When purchasing a new intraoral scanner, should you focus more on its precision or accuracy?
Well the answer is simple; both.
A patient needs their prosthesis to be a comfortable fit, but you also need to consistently scan the measurements correctly.
Let us dive a little deeper into this idea and begin with some definitions.
Accuracy is the difference between the true measurement of what you are scanning and the results of what you scanned. The larger the difference, the less accurate. A crown that fits perfectly would have resulted from an accurate scan.
Precision on the other hand would be how often you can achieve those accurate results or at least the same result. Another word to describe precision is repeatability. If you can consistently get the same measurement, then you’re scanning is precise. If you scan the same patient twice and get two different results, then you’re not precise.
Scanning and getting the correct measurements for the prosthesis on your first try will save you time (accuracy). And if you are able to repeat that each time you scan a certain patient, then you may get referrals and good reviews (precision).
Knowing all this, the original question really does seem simple. The question we should have asked is how do intraoral scanners stack up against conventional methods?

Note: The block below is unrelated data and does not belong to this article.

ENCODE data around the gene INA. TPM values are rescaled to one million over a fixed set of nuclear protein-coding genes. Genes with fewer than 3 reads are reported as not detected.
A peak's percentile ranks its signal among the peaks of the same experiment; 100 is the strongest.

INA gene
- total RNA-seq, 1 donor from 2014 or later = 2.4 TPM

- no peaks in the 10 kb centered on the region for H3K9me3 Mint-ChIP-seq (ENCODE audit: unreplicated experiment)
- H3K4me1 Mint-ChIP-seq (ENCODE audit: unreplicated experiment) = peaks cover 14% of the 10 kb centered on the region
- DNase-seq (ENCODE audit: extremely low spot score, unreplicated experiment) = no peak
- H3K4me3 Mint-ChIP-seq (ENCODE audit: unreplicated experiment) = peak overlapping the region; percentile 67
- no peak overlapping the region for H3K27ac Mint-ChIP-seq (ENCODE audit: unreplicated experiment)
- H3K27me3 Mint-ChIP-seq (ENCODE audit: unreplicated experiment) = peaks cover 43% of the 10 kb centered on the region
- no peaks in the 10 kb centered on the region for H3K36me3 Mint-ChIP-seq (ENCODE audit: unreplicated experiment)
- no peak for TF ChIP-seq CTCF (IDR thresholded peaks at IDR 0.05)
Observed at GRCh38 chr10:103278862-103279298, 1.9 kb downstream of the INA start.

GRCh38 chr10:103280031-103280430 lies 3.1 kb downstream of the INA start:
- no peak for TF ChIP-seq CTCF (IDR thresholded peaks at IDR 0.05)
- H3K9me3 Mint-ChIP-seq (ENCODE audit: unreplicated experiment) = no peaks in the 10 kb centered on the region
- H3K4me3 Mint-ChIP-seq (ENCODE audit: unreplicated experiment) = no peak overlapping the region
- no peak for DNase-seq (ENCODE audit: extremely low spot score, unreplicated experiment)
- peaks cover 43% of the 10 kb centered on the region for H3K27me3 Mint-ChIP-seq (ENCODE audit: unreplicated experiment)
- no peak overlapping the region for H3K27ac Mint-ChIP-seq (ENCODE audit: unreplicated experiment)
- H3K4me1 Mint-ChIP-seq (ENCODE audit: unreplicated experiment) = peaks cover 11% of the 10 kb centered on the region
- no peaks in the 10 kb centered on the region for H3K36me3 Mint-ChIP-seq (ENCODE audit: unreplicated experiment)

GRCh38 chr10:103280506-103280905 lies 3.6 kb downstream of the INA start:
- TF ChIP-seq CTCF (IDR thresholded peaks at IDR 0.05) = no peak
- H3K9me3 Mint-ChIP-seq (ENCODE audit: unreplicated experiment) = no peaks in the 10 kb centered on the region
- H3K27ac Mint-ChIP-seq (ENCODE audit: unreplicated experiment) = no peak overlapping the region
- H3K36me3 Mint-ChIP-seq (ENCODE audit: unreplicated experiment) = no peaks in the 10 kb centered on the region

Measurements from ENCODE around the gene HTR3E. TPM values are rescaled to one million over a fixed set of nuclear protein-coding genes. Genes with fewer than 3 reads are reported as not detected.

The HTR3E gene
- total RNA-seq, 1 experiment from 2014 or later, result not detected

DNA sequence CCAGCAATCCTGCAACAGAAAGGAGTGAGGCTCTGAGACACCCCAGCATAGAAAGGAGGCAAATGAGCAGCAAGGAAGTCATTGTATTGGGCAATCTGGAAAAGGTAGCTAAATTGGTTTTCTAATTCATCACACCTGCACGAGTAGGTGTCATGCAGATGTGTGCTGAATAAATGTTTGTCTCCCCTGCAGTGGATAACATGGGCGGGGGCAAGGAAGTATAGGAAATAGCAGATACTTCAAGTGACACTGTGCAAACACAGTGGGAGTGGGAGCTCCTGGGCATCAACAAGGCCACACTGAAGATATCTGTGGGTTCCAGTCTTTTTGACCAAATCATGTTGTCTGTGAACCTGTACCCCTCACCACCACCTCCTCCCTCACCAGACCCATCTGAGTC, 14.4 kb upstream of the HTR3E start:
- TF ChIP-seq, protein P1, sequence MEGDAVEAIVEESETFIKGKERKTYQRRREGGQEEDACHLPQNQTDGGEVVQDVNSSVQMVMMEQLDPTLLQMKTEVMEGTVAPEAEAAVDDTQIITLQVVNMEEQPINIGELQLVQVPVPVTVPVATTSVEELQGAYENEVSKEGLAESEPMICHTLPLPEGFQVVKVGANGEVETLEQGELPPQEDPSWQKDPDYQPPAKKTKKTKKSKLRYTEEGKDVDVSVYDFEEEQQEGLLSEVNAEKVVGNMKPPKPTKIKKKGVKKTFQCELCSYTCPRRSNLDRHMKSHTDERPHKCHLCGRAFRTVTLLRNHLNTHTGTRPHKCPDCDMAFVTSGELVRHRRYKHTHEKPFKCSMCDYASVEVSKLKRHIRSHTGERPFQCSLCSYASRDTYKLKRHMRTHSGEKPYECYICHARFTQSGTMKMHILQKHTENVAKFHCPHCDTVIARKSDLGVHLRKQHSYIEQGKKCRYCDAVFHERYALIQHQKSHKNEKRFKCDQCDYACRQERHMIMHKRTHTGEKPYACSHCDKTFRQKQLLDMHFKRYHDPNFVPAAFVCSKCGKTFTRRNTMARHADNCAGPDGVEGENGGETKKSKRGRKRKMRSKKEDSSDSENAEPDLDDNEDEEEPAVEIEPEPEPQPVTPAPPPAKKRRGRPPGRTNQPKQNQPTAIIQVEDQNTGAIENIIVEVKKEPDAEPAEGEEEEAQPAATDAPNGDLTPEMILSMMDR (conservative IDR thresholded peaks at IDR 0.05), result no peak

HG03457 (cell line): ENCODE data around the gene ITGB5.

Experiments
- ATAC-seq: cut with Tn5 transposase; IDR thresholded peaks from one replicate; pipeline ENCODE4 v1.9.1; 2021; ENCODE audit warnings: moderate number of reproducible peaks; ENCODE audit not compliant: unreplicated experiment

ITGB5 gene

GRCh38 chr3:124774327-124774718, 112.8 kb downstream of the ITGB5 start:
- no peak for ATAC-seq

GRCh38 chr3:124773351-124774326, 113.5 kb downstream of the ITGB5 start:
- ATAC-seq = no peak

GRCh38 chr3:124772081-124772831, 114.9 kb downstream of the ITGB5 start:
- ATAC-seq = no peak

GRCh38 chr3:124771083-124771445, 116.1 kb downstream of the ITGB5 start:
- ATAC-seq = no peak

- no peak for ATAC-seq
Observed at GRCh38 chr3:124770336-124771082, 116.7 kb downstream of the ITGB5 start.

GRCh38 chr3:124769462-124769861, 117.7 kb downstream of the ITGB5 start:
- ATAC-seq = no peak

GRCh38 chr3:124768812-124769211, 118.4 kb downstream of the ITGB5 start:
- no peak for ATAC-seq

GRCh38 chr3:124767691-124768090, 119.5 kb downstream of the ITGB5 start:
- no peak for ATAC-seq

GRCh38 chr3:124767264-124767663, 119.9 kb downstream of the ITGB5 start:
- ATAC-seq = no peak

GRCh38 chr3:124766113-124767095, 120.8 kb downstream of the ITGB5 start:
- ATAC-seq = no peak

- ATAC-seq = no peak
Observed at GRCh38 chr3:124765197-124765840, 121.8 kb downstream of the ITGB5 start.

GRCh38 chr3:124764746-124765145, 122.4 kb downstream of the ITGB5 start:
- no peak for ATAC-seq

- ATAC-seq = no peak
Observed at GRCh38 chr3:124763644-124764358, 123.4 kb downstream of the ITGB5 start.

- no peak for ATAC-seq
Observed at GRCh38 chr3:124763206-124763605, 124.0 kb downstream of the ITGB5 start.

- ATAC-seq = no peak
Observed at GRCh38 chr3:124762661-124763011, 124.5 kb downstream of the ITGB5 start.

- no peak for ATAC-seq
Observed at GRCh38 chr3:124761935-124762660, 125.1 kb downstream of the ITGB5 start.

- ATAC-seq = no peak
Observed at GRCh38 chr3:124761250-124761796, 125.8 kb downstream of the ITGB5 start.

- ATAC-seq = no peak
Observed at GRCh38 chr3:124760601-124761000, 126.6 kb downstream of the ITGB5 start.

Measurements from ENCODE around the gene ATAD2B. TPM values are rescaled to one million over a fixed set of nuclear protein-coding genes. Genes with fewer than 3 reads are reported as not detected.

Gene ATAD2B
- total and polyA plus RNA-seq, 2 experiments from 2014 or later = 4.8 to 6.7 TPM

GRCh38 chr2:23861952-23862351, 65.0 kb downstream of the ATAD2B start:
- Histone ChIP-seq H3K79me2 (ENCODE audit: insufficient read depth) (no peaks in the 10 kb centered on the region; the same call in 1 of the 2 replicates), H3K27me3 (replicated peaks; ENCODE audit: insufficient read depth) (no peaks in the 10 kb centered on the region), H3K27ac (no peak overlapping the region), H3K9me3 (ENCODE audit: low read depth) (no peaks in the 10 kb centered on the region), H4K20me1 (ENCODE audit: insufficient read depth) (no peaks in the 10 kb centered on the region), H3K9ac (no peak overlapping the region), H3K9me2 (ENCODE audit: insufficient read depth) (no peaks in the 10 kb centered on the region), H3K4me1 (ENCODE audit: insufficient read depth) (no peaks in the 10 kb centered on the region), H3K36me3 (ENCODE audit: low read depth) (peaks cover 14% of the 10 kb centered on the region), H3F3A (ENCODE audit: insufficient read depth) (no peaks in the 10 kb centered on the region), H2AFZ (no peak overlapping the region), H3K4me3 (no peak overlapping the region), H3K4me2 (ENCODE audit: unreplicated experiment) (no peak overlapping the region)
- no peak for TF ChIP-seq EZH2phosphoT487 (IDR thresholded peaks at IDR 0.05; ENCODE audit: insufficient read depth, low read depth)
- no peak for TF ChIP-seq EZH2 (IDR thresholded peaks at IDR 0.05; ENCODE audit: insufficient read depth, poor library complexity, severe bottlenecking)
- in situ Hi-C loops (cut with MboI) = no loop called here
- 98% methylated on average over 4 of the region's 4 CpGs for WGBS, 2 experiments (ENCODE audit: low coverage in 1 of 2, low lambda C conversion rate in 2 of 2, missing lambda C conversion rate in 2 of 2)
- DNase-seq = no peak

Well, they are actually both similar in terms of accuracy. Both methods work. You can create great protheses with intraoral scanners, but you can also achieve the same results with conventional impression-making techniques. While scanning is the newer technology, traditional means have been able to begin the process of restoration creation by creating accurate molds for patients for years. Both procedures require a learning curve, but accurate results are quite achievable once you are used to how they work. Where the real advantage lies is in the precision.
Human error is higher with traditional techniques than with scanning. A scanner is able to recognize what it has already scanned and is therefore able to precisely obtain the same results. Meanwhile, traditional methods can achieve high accuracy. However, there are times when the material used in creating molds gets deformed as it is removed from the patient’s mouth. Therefore, due to the error, the procedure would need to be repeated. So while it can create accurate protheses, the repeatability is lower than with scanners; less precise.
When purchasing an intraoral scanner, know that you will be able to achieve accurate scans and repeat that process. That means less retakes, happier customers, and a more streamlined workday.
If you are looking at purchasing an intraoral scanner, click here to read about the i500 and its benefits.